Monthly Archives: November 2014

Our Maxine…at the Royal Exchange

Maxine Peake as Hamlet

The good will for Maxine Peake amongst a northern audience at Manchester’s Royal Exchange this autumn was palpable. We love her as one of our own.

Hamlet at the Royal Exchange was a rare treat. Despite the advance hype about Hamlet being played by a woman, within moments I found myself gender blind. Maxine’s first appearance is visually stunning: her short, beautifully cut blond hair, her blue North Korean styled trouser suit. She stands out as she should, as being different from the rest of the Court; set apart.

What is different about this production is the deliberate choice to play it as a domestic tragedy. Something is lost in cutting the menacing outside presence of the threat of war, invasion and the contrast with another Prince who has lost his father. But let’s judge this production on what is presented…

John Shranel playing Claudius the King, Hamlet’s step-father, is great. He is totally convincing in his authority, menacing and strong enough to take drastic action when he realises the degree of threat that Hamlet presents to send him to his death in England…or so he thinks. Gertrude is an elegant queen, out of her depth in understanding what is going on around her.

We are gender blind too, to the roles of other ‘male’ characters being played by women. Claire Benedict’s Player King is as good as I have seen (this is my fifth Hamlet) and Michelle Butterly’s gravedigger brings an immediate freshness to the role with her scouse wit.

The stagecraft at the Royal Exchange is always interesting because of the demands it places on director and cast in engaging the whole of the audience – in the round and on three levels. Sarah Francom deals with it brilliantly. I loved the bareness of the set simply because it makes you concentrate on the language. It makes us all in the audience work hard so that we feel a part of the production.

Maxine Peake provides us with a slow-burning opening Hamlet, gathering power and convincing authority especially on her return to Denmark from England. Although at times her voice lacked power, Hamlet’s intelligence, the strength of her emotional commitment, her disgust at the reach of corruption to the highest levels is never questioned. A Hamlet to be remembered.

A film version of this production will be available in cinemas in March 2015.  Find out more here.

David Smith

 

David On Tour: Part Three – Jerwood

Editor: The continuing adventures of David Smith during his week in Brighton…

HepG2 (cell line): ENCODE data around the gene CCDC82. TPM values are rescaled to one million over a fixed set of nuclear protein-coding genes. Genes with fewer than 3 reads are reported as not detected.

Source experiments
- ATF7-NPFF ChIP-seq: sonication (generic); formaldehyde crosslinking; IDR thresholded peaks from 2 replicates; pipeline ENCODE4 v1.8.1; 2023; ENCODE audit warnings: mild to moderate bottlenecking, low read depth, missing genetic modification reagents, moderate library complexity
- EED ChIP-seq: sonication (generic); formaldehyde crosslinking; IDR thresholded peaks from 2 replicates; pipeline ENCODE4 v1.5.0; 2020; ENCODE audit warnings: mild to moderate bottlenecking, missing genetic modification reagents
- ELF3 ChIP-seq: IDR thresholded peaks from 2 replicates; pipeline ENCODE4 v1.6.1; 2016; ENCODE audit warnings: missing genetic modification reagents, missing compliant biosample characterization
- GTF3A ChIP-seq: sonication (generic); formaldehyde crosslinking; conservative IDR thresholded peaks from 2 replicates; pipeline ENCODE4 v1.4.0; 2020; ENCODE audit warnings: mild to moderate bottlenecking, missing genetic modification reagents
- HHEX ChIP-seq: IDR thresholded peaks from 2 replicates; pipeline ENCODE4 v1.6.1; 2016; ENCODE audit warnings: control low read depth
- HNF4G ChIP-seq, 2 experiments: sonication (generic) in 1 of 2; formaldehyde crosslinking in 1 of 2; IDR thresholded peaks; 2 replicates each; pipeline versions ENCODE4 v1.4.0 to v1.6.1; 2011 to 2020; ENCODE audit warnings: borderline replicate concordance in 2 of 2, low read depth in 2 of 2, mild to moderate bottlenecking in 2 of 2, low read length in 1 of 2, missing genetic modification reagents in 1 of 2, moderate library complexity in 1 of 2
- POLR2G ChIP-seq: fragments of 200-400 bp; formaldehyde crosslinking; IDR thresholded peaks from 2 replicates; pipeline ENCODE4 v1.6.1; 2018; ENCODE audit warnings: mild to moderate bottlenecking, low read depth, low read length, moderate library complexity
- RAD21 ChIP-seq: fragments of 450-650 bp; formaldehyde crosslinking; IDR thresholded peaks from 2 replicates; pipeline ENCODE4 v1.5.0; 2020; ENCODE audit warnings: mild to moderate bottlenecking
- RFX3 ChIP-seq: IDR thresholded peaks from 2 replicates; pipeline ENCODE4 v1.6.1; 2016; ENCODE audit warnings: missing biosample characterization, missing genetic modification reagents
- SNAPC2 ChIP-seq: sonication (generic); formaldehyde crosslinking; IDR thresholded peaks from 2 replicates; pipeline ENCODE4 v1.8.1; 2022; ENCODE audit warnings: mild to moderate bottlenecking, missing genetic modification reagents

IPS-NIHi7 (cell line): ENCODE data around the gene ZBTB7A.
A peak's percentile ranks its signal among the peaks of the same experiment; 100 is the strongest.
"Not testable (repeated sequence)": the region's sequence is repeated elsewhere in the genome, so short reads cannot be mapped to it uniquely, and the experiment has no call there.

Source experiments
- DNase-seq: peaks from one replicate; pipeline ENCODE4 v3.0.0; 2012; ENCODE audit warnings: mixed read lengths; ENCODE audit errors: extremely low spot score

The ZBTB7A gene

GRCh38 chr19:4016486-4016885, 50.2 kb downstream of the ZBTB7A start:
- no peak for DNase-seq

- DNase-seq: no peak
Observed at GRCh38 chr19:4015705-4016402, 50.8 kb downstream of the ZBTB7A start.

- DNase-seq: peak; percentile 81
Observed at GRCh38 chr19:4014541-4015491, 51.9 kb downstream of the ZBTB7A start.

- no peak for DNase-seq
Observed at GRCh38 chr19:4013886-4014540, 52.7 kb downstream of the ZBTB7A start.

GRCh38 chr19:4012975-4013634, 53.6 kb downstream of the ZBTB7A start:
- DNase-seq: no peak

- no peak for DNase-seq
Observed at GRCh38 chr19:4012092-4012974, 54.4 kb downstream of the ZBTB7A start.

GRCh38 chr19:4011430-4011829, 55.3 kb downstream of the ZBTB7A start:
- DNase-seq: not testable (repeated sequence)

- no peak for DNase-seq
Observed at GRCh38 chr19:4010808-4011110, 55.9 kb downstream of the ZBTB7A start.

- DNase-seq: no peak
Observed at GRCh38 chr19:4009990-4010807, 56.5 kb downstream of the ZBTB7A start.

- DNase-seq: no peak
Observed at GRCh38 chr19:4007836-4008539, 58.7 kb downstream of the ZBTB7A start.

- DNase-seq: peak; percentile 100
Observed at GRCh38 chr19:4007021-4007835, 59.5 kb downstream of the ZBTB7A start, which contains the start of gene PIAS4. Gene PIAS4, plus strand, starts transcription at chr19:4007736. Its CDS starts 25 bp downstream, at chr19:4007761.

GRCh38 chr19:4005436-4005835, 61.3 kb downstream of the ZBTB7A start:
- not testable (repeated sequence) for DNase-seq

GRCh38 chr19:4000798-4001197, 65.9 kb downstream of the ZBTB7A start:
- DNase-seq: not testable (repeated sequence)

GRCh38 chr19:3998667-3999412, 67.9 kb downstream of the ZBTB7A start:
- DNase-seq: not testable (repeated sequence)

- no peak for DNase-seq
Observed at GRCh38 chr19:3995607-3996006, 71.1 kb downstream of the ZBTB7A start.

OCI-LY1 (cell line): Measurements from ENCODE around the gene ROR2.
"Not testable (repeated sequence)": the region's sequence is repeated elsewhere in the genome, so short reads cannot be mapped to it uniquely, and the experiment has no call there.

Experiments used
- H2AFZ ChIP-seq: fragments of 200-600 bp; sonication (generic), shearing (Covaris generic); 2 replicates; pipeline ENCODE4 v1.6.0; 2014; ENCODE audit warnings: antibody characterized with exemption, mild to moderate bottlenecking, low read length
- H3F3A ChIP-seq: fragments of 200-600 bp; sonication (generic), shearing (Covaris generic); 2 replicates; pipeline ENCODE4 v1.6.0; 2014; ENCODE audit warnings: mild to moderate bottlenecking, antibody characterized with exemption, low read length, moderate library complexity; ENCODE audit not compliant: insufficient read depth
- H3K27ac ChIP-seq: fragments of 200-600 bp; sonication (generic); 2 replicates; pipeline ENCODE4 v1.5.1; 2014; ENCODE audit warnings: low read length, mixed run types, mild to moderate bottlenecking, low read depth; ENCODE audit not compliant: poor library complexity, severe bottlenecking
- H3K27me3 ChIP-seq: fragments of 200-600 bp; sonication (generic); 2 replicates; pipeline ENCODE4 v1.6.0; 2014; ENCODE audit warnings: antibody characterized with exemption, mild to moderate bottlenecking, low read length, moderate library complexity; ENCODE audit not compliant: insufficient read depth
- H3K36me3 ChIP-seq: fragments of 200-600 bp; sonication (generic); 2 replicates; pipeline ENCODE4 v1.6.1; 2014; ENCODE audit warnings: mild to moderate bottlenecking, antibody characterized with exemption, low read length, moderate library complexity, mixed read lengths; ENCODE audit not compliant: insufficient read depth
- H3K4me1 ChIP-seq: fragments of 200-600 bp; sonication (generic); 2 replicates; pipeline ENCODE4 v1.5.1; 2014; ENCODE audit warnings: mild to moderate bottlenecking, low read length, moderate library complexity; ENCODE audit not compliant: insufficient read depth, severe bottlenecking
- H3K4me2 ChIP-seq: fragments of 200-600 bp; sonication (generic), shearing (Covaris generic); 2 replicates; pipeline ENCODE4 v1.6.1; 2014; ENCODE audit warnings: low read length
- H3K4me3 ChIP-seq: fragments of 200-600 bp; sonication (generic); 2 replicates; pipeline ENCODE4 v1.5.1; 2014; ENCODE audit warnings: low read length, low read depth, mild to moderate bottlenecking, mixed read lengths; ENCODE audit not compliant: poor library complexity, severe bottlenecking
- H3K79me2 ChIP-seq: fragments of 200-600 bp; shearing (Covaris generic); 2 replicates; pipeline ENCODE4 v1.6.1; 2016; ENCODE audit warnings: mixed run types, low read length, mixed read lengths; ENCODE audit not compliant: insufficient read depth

‘Cultural tourism’ is on everyone’s lips in the south-east: ‘Turner Contemporary’ in Margate, ‘The Towner’ in Eastbourne, ‘De La Warr Pavilion’ in Bexhill and ‘Jerwood’ in Hastings.  The role of the arts in social and economic regeneration continues to have credence. Well, it was ‘The Jerwood’ for me. My first time in Hastings.

£8 to get in seemed a touch on the expensive side especially when one of my party only wanted clean toilets whilst the other some lunch.  So we started with lunch – fresh crab salad and sandwiches left everyone in good mood especially as I had paid for everything so far.  How refreshing too to visit a gallery with huge panoramic windows letting in the outside.  Two huge pieces by Quentin Blake of artists on the beach drawn especially for Jerwood held the attention of all the diners.

Quentin Blake

In the gallery Quentin Blake, who lives just round the corner, had been asked to respond to 10 pictures he has chosen from the collection. More than that, he concentrates on each of the artists showing them at work on the beach by Jerwood in a way that you makes you smile as you explore them – Stanley Spencer with his pram!  Alongside each drawing he has included a piece of text he has written for each piece. I only knew of Stanley Spencer; so it was a fascinating introduction to a number of artists whose work I didn’t know: from Edward Burra to Prunella Clough.  It was also a way into seeing the part of the Jerwood collection on display which focuses on modern British art.

As a Salford boy, it was great to stumble on Lowry’s, Canal Bridge, which I hadn’t seen before.

Coming back to ‘Cultural Tourism’ and regeneration: it’s great to think that Mid Pennine Arts has been making its own significant contribution in our region since 2003 with Panopticons, Land and now the LANDMARKS programme in the Forest of Bowland.  They are all worth visiting or revisiting.